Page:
Wednesday, October 22, 2014

'Love, Dad'

Guard your heart above all else, for it determines the course of your life. Proverbs 4:23

When I was in high school, my dad gave me a new Thompson Chain Bible. It was large, black, and leather bound and he was proud to present it to me. He scribbled a short, heart-felt letter to me on one of the blank white pages inside the cover and signed it ' Love, Dad'.

I tear up as I type this because I was just a teenaged-punk kid and, although I appreciated my gift and I knew it meant a lot to Dad to give it to me, I was a little bit embarrassed of the note.

I wince as I type out what happened next: I ripped his note out.  'Love, Dad' was thrown in the trash without a second glance. I hardly even gave a thought to the purpose and love that was put into those simple words. My only thoughts were of the possible (and imaginary) embarrassment I could suffer at the mercy of my peers.

How sad and foolish of me.

I attended a private, Christian school and one of the very first lessons of the day was usually a sermon. In order to pass this class you were required to A) Pay attention. B) Pass the exam at the end of each quarter. C) Take notes. D) Always bring a Bible.

Well, one day I couldn't find my Bible. At first, I just shrugged it off and thought I'd misplaced it or forgot it at home. Until I spotted it being used by one of the boys in my class. To get a good grade, this kid has taken my Bible and passed it off as his own.

I'll bet you can guess what my only proof would have been that that Bible had truly belonged to me: 'Love, Dad'.

I had been so blinded by my fear of embarrassment that I got robbed of a precious gift that was rightfully mine. Not only that, but I'm sure this kid couldn't care less of the source of his new Bible and what it meant to it's previous owner.

To add insult to injury, I got a failing mark in class for that day.

The Bible tells us to 'guard our hearts', but how many times have we allowed things like fear and shame to break down the walls?? Think of all the heavenly gifts we have given up or let fall through the cracks because we were afraid of the 'possible embarrassment' of being labeled as a beloved child of God. Things like relationships, life opportunities, and heavenly gifts literally 'stolen' from us because we succumbed to earthly pressures and carnal expectations.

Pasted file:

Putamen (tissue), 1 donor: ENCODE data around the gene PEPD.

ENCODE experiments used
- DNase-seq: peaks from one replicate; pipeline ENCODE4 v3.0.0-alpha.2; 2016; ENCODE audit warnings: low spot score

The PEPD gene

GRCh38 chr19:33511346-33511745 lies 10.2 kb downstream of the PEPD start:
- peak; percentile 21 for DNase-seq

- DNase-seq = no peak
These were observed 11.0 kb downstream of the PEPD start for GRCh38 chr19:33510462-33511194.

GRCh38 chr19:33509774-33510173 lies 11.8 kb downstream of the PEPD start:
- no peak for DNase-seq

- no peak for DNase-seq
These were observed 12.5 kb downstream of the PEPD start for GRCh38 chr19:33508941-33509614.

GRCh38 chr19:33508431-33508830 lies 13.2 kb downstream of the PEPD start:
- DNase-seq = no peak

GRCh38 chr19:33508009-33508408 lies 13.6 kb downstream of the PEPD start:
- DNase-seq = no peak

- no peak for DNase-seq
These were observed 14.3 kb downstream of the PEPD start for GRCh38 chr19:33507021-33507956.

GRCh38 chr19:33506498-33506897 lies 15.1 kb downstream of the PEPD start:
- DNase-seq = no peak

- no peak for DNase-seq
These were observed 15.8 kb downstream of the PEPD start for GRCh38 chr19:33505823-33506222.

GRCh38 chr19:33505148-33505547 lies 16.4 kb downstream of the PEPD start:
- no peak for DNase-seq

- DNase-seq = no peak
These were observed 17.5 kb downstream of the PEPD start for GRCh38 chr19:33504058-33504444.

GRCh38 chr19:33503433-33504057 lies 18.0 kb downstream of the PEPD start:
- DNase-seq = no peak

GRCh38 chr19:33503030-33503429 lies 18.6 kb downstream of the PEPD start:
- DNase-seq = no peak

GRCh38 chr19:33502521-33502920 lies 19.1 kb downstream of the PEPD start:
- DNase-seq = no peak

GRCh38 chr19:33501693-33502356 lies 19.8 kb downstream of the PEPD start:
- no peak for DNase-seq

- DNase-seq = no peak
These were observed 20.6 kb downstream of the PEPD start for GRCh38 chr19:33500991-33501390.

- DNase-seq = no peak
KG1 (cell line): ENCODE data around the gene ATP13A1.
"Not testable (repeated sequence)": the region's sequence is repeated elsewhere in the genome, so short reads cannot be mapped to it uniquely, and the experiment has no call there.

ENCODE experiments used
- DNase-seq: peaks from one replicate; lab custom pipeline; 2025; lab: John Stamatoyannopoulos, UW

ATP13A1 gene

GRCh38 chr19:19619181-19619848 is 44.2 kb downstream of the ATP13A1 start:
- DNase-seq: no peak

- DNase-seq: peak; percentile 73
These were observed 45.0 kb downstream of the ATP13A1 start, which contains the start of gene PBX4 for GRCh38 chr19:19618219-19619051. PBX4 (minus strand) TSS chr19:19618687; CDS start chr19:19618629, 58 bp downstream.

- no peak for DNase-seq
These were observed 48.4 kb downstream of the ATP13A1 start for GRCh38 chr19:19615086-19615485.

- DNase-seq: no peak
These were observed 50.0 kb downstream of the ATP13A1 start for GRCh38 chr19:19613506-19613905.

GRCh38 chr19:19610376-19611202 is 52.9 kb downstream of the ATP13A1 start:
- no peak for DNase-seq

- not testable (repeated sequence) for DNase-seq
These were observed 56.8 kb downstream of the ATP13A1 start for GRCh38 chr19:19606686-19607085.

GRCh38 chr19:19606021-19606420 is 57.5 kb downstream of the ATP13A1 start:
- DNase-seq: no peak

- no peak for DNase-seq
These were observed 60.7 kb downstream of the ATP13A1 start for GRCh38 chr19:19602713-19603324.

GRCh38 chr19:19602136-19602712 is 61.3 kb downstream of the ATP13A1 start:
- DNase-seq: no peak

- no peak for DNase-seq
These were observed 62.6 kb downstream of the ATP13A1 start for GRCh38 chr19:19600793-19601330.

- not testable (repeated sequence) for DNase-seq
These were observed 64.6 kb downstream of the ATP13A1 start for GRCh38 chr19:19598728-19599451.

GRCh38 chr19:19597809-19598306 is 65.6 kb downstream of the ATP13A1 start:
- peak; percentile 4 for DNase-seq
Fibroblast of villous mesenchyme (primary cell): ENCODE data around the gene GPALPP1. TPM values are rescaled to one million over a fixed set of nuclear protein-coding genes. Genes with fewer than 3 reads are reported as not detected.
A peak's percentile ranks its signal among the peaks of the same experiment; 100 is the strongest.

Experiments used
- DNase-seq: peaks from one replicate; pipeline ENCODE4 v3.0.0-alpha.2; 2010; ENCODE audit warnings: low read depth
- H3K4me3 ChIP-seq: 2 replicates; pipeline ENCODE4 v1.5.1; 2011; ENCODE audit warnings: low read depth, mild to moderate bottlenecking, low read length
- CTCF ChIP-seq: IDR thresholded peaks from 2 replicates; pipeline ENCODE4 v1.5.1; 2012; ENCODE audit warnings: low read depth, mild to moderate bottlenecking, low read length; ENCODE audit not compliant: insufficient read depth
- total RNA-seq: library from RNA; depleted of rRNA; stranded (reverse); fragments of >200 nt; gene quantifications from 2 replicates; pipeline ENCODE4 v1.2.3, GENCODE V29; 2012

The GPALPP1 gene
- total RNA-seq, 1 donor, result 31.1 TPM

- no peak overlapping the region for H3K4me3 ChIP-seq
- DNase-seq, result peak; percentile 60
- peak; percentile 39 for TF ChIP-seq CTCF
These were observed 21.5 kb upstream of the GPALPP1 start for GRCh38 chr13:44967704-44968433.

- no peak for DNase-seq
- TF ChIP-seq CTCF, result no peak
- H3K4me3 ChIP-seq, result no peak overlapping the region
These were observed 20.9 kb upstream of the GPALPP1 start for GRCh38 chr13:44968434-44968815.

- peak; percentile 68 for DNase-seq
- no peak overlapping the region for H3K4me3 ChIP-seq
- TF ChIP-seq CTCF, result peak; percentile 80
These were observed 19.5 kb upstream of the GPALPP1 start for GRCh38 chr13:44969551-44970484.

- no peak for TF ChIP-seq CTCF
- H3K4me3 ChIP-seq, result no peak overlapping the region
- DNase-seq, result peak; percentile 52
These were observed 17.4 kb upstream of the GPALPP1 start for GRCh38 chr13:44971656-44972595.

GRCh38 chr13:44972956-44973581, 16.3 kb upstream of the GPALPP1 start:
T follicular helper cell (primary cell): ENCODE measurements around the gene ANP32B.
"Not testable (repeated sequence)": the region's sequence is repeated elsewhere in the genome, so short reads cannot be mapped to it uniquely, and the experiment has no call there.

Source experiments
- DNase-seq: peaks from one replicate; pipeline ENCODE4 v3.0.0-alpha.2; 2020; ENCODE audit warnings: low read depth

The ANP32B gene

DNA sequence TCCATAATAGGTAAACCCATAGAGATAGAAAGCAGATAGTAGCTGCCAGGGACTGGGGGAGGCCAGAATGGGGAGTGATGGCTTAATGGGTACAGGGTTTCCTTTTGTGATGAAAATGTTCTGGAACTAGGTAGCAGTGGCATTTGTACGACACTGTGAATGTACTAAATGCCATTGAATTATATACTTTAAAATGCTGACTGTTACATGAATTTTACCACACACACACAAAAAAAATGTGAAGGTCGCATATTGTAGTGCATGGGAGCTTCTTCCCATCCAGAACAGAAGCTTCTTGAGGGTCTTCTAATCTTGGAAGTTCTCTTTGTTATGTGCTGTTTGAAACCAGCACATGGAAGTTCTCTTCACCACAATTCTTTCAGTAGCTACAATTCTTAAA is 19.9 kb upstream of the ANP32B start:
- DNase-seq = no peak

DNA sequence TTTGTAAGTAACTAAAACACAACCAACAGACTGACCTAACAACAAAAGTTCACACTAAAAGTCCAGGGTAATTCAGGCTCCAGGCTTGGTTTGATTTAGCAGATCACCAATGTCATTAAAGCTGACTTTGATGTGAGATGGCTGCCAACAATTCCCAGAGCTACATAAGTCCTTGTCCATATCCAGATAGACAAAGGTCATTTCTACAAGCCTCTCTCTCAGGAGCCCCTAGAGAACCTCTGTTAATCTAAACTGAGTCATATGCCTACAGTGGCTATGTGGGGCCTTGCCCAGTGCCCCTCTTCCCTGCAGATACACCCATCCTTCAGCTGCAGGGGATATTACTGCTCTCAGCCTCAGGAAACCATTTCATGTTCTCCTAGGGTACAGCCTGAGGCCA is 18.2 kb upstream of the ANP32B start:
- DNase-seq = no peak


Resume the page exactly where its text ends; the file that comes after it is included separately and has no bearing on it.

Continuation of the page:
I've never told my father about what happened to 'Love, Dad'. I'm sure he doesn't even remember giving me that Bible, yet I still feel guilty over it: How much more should we cherish the love that comes from our Heavenly Father, who sees and hears and knows all??

Thank you for reading!

Tuesday, October 7, 2014

Laundry Day Workout!

Pull-ups and chin-ups look like they should be easy. And for some people, maybe they are. I know my husband can bang out a set of random pull-ups even if he hasn't gripped a bar in months. I have a friend who could climb a tree like a squirrel and I remember her rocking some chin-ups in high school. ME?? Not so much. I can recall many times when the random tree, bar, and even climbing rope left me feeling defeated, or at least slightly embarrassed.

I used to attend a local big name gym and I NEVER attempted any pull-ups or chin-ups when I was there. It was out of the question. We are talking multiple potential violations of Ashley's Rules For Herself While Working Out In A Public Gym: 1) Do NOT attract any attention to yourself. 2) There shall be no grunting, squeaking or other odd noises that can be left up to translation. 3) Avoid all eye contact. 4) Resist the irony of parking your car right next to the gym door. 5) Absolutely no bleeding or drooling on equipment. 6) NO FLASHING. 7) Do your best not to be seen, in fact, it'd be best if you were invisible. 8) Do not hog equipment. 9) Always wipe down equipment and put it back where you found it. 10) Do not put your lips on the water fountain 11) Never take the elevator. 12) Oh, and before I forget: Never, under any circumstances, attract attention to yourself.

All jokes aside, I just didn't want to go that far out of my girly comfort zone.. At the gym I had very limited time, and I knew I could bang out a very effective and efficient workout if I would stick to the script. I did not like the idea of going 'rogue' on myself. It honestly felt like a waste: Trying to pull the weight of my body up over a bar, and barely budging, over and over again. And for the most part, it probably would have been a waste of my time because my strategy at that point would have been all wrong.